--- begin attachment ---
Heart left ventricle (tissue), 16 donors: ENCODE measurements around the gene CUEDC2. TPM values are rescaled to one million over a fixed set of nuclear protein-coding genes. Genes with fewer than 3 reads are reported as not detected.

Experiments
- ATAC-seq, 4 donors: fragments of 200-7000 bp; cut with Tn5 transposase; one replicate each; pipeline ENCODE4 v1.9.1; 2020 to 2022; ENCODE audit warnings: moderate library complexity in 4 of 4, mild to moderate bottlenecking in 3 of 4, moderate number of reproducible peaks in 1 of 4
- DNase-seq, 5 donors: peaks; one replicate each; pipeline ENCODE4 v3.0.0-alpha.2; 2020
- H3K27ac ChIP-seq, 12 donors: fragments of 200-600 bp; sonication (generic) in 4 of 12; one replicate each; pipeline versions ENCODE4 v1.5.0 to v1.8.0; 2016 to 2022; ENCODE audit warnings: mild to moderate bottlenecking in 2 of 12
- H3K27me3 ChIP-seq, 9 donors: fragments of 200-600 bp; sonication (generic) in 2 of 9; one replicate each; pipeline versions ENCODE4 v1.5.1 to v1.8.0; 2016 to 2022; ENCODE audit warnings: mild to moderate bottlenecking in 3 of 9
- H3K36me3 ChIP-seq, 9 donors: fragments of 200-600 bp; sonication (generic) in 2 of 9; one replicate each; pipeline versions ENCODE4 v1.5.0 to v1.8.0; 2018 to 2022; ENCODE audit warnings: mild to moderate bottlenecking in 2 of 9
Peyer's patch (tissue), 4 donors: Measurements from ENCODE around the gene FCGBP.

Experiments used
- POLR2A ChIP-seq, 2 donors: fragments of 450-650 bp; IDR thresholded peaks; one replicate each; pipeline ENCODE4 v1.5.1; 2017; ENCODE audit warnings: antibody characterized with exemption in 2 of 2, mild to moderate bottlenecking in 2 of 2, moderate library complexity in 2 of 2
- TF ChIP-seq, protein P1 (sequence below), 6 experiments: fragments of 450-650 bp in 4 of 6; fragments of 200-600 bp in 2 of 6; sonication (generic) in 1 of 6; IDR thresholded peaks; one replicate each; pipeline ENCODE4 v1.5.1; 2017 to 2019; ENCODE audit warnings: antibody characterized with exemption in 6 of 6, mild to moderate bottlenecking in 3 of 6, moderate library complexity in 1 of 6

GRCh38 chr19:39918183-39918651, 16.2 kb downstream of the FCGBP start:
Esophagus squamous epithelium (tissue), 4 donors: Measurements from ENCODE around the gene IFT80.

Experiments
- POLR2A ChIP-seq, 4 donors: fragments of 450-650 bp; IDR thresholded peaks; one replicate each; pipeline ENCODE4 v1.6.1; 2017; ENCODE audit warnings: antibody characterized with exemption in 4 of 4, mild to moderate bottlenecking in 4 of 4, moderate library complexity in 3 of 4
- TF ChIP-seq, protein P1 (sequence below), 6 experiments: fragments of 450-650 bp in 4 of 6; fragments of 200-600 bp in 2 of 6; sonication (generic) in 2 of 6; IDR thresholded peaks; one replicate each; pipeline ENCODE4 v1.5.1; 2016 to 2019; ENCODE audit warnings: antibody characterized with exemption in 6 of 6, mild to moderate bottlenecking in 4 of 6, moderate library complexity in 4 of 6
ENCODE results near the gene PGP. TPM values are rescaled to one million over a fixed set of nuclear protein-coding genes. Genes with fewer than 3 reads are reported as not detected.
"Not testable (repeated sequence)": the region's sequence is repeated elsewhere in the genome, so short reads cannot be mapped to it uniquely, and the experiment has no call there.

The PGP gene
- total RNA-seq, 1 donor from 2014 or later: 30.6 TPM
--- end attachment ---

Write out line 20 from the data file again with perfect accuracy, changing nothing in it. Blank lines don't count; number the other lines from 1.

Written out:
- total RNA-seq, 1 donor from 2014 or later: 30.6 TPM